Public Academy of Fine Arts (Public Art School) Ionian Academy (University) Society for the promotion and cultivation of the Greek Language Biblical Society Friends of Learning (Scientific) Panhellenic Society (Literary) Theosophical Society in Greece Ionian Society (Arts, Letters & Sciences) Night school for illiterate children Astronomical Society of Corfu Society for Corfu Studies

1805 1881* 1807* 1816 1819 1845 1849 1877 1859 1881* 1927* 1952*
*still active

“I considered that the liberation of a Classical Nation, once the cradle of light and brightest civilisation, from the shame of such a long and humiliating enslavement, would be the work of a brave soul, and a true Mason.”
Retrospective report to the GOdF, Zante, 1843

Count Dionysios Romas
1771-1857 First Grand Master of the Grand Lodge of Greece (Orient of Corfu)

“Le Senateur Deputé des îles ioniennes, membre de la Legion d’honneur – et. ex Venerable, et envoyé extraordinaire de la Res:. L:. La Bienfaisance” From a letter to the GOdF. 1811

Assassinated: Navplion 1831 

Signature in letter to a fellow-Mason

1776-1831 Minister of the Septinsular Republic (1802-1807) Foreign Minister of Russia(1813-1822) First Governor of Greece (1828)

Count Ioannis Capodistrias

His home in Corfu 

Vienna Congress of members of the “Concert of Europe,” 1814
Positions on the “Ionian question:” France Austria Give the islands to the Order of the Knights of Malta Give the islands to Great Britain, or to Austria as part of previously Venetian territories

Great Britain Give the islands to the Kingdom of Sicily– they saw the islands as a major diplomatic and administrative problem Italy Turkey Saw possession of the islands as a major diplomatic problem Agreed to islands remaining a protectorate under Turkish suzerainty; but considered giving them independence a casus belli Trying to maintain balance, quietly supportive of giving the islands to Great Britain


“Greece” Pressed for independence and eventually agreed to British (Capodistrias) rule on condition of Russian support The Vienna Congress ended in a stalemate. A reluctant Great Britain was convinced to take on the islands as a protectorate in 1815

(clockwise) •Code used by members •Banner and oath (Freedom or Death) •Secret passwords Nikolaos Skoufas Emmanuel Xanthos Athanasios Tsakalof Founders of “Society of Friends” Odessa 1814 Passwords and oath remarkably similar to Masonic 1st Degree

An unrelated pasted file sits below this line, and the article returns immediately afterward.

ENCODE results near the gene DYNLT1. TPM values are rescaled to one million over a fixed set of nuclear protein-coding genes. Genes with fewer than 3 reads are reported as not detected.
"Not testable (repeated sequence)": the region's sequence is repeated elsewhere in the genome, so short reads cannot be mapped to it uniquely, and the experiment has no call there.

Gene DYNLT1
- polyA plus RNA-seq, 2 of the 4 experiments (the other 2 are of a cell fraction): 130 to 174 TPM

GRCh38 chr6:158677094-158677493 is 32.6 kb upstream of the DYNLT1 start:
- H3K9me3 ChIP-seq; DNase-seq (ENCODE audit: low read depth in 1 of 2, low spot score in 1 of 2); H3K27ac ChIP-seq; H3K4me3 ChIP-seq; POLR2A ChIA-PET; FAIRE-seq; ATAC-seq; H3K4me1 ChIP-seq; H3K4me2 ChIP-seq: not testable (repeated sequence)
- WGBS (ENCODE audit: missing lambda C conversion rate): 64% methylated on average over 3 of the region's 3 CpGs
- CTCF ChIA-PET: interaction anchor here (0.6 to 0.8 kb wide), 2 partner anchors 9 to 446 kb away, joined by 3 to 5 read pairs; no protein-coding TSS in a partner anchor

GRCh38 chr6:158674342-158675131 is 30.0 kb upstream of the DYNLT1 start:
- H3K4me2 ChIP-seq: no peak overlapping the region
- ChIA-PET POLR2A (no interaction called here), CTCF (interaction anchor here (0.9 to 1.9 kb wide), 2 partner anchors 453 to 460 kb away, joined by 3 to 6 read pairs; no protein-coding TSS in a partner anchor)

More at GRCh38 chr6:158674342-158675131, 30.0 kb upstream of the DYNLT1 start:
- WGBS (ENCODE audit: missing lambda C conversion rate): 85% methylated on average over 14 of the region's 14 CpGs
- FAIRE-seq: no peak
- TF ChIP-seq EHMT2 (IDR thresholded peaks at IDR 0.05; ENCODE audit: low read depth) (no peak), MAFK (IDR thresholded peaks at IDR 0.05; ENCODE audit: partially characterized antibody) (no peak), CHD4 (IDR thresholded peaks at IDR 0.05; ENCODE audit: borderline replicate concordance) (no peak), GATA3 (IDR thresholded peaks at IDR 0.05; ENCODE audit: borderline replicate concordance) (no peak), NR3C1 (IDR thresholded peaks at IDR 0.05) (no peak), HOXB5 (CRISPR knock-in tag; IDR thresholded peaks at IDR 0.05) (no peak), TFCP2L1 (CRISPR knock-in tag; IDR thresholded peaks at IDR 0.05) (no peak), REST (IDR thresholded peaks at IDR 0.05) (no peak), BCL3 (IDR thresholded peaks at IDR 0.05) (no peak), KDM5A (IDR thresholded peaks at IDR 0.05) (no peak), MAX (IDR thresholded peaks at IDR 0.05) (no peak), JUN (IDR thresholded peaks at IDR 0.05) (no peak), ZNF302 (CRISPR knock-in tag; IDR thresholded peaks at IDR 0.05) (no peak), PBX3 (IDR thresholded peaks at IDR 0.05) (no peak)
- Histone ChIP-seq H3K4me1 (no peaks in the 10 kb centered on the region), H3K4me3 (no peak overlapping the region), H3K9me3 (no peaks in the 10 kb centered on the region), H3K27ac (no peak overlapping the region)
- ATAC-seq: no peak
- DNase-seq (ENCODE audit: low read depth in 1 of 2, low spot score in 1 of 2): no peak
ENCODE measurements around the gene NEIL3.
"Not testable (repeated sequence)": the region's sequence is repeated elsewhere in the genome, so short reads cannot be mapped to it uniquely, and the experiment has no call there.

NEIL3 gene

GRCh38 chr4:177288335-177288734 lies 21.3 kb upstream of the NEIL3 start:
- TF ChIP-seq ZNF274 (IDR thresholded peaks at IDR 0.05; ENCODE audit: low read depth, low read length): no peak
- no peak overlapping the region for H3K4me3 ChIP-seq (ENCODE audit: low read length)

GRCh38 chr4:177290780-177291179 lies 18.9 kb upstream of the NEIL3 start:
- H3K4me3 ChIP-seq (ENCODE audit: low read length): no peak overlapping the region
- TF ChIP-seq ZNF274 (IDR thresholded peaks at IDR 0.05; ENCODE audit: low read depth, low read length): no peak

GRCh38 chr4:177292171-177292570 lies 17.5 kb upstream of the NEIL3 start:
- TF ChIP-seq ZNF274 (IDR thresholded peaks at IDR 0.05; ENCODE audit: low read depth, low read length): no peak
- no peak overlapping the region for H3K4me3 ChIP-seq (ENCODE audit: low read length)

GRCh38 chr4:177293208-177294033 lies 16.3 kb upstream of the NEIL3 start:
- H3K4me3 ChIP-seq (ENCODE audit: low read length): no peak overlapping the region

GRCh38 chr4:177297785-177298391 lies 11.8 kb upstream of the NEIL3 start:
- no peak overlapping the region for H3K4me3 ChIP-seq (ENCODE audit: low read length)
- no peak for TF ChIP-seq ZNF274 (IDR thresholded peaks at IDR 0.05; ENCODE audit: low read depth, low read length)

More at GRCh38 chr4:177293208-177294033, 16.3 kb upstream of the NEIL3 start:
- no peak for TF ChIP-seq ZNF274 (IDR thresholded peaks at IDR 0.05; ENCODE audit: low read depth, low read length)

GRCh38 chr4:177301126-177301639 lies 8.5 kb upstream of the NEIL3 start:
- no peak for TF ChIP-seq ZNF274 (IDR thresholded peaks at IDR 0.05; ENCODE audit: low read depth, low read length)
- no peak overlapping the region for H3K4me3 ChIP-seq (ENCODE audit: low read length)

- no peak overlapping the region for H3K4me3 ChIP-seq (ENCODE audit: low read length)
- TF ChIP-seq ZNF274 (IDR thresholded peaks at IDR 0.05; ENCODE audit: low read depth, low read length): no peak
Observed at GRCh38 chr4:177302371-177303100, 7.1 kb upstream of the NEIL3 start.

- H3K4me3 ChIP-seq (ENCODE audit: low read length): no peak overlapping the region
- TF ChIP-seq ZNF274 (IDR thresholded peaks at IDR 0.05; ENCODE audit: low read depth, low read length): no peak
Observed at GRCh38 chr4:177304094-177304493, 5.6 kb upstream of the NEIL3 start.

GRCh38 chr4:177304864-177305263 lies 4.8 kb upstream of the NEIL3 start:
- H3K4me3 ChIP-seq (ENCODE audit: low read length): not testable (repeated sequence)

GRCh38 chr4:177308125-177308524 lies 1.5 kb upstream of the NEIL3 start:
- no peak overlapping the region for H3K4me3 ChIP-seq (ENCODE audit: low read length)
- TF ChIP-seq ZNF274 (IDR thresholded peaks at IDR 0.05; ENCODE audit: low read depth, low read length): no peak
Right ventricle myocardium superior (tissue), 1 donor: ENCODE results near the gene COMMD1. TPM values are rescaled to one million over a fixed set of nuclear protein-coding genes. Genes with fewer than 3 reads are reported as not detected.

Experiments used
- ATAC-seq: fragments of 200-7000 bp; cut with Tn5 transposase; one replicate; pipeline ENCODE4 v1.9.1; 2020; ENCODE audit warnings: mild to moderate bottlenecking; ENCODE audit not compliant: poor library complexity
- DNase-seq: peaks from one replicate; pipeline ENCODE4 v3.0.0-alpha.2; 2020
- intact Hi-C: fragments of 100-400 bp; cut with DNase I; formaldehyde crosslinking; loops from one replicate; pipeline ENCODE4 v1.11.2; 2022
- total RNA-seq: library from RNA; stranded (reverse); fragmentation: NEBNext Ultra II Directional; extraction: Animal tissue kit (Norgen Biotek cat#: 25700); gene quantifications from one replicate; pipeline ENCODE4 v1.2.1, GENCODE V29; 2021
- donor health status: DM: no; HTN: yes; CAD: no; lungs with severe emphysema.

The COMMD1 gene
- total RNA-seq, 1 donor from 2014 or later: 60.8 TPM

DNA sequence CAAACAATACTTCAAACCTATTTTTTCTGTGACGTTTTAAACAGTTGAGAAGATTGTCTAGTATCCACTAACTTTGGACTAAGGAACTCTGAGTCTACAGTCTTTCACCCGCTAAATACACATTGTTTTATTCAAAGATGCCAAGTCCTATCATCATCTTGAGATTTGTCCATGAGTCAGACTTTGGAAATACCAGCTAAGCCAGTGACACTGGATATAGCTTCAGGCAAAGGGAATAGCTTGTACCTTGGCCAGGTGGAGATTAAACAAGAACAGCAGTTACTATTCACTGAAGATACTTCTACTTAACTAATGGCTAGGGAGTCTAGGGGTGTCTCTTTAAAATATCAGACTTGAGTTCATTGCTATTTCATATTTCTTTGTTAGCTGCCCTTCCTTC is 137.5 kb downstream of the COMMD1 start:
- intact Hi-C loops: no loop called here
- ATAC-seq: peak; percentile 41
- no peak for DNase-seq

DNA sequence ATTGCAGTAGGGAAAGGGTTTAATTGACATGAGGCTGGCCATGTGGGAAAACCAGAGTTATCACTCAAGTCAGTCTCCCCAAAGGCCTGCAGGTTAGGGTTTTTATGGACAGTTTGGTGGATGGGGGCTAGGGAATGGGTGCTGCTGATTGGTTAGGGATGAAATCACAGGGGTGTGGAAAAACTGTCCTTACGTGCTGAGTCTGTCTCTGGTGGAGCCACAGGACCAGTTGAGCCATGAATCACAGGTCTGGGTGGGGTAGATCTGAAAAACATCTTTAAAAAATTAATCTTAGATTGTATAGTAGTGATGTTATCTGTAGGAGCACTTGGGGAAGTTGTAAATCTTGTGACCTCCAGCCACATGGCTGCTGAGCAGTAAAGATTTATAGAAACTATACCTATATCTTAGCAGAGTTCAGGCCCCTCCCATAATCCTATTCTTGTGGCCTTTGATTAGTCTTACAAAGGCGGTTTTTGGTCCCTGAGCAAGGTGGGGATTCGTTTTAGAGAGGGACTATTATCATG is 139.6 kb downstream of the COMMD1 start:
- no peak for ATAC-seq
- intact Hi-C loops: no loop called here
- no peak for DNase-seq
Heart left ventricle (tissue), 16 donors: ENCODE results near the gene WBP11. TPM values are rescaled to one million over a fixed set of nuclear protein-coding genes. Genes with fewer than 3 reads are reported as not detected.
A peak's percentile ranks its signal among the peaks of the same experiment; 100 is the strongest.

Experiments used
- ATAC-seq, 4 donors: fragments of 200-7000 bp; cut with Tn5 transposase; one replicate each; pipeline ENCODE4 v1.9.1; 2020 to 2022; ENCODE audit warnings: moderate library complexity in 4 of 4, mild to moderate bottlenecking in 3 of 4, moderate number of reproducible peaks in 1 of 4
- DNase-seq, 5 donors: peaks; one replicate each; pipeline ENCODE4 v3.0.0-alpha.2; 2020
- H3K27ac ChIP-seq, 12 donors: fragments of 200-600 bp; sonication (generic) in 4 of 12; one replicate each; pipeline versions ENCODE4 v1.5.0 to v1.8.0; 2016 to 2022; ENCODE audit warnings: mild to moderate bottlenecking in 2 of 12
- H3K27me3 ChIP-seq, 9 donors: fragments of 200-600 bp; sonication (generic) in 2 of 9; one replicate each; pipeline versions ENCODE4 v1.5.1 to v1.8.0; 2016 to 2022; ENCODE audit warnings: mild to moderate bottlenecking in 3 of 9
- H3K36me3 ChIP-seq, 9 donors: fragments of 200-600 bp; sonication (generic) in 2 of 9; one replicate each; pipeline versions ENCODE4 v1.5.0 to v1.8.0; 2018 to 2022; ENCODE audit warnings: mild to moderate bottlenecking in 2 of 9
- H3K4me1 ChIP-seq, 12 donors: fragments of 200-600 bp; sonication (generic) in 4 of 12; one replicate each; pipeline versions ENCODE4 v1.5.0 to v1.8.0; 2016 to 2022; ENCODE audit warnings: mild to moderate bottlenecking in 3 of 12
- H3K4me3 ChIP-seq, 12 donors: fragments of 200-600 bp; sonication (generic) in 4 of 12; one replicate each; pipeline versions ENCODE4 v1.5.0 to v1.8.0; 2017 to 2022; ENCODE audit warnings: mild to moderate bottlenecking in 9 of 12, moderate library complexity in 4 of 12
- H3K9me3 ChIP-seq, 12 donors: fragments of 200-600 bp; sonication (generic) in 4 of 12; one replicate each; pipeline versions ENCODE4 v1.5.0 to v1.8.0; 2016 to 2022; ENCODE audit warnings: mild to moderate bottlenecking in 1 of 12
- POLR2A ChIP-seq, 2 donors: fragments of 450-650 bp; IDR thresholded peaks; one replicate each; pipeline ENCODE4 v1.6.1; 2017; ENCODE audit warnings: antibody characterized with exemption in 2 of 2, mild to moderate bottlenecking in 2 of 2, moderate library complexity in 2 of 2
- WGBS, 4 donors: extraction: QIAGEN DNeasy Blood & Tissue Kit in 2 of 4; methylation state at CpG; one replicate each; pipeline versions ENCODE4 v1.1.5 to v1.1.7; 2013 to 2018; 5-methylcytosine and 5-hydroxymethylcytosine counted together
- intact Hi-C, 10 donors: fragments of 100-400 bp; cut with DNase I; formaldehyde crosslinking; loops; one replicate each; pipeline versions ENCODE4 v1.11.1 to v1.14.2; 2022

The ‘Sacred Band’
Battle of Dragasani, 1821 (led by Ypsilantis)

(Prince) Alexandros Ypsilantis 1792-1828

“In this sign shall we prevail”

“From our ashes shall we rise” White= Innocence (righteous cause) & Brotherhood Black= Self-Sacrifice/Patriotic death Red= Independence and joy in battle for the resurrection of the nation Shown here in Sacred Band uniform •Elected head of Filiki Etaireia (Society of Friends) •Leader of Sacred Band •Coordinated early war effort

Images of the Revolution Corfu ,1860s (Late Septinsular School)

Georgios Miniatis “Souliotisses” (Women of Souli) Spiridon Prosalendis “Warrior of 1821”

Europe in 1600 Ottoman Empire (mauve) at its greatest expanse, bordering with Austria

Europe in 1914, showing borders of 1912 and Balkan ‘aspirations’

Corfu town Square, 1821

 Corfu traditional bridal dress

Corfu townspeople, 1870 

Corfu Esplanade, 1935

Corfu, Crucible of Changes: A Multicultural Island of Masonic Revolutionary Secrets Sasha Chaitow
Selected Bibliography:

•Anto nio s Ag io us, The U nification o f the Se ven I sl and s with BA Comm., MA Eng.,Lit., Gree ce (Co rfu: S tamouli s, 20 06) •Co nstantin id i- Bib ico u H., 195 3. « Les Orig ines d u MA Western Esotericism phil hell éni sme fra nça is », L’Hel lé nisme Co nt empora in, VII/3 •John Fo rte, The Pala ce o f St. Mi chael and St . Ge org e: An Anthol ogy (Co rf u: 1 994 ) •Mathie u G re net , “La l oge e t l’é trang er : le s Gre cs dans la Fr anc-maço nneri e mar se ill ais e au d éb ut du X IX e s.,” Cahi ers d e la Med iteran nee , vol. 7 2 | 2 006 •Odysse us-Ch arl es Kl imis , The Hi sto ry o f Cor fu (Co rf u: Typ othito , 2 002 ) •Dino s K on omo s, Dio nys ios R omas and the Hell eni c Up risi ng , (Athens: 1 972) •El eni Koukkou , Histo ry of the S even I sland s fro m 17 97 until Briti sh R ul e: F ir st Dip lomatic achie vemen ts o f Io an nis Kap odistr ias (Athen s, P apa dimas: 2001) •Kourkou melis N iko s: Educatio n i n Co rf u d uri ng Bri tish rul e , (Athens: P ap ad imas, 20 02) •Pana gio tis Kr itiko s, On Fre emaso ns, Fre emaso nr y, and thei r Ser vice to the Strug gle s of the Natio n (Athens : 1 971) •Evstathi os Liako pou lo s, Fre emaso nry i n G re ece: A cri si s o f Identity (Ar etha: 19 89; Co rfu: Io ni an P ub lishi ng , 2 009) •Chri sto s & Antre as Ri zo pou lo s, Philh ell ene and He lle ne Maso ns •Unp ub lish ed l etters , in 18 21 , (Tetr ak tys 1 993; Athen s, Tetra ktys 20 08) documents and p ho to grap hs •Tzia tzio s E.St., 1 939. Le Macédonien Gr ég oir e Zali kis e t la fro m p ri vate /f amil y archive s so cié té r évol utio nnai re “Hô tel Hell éno pho ne”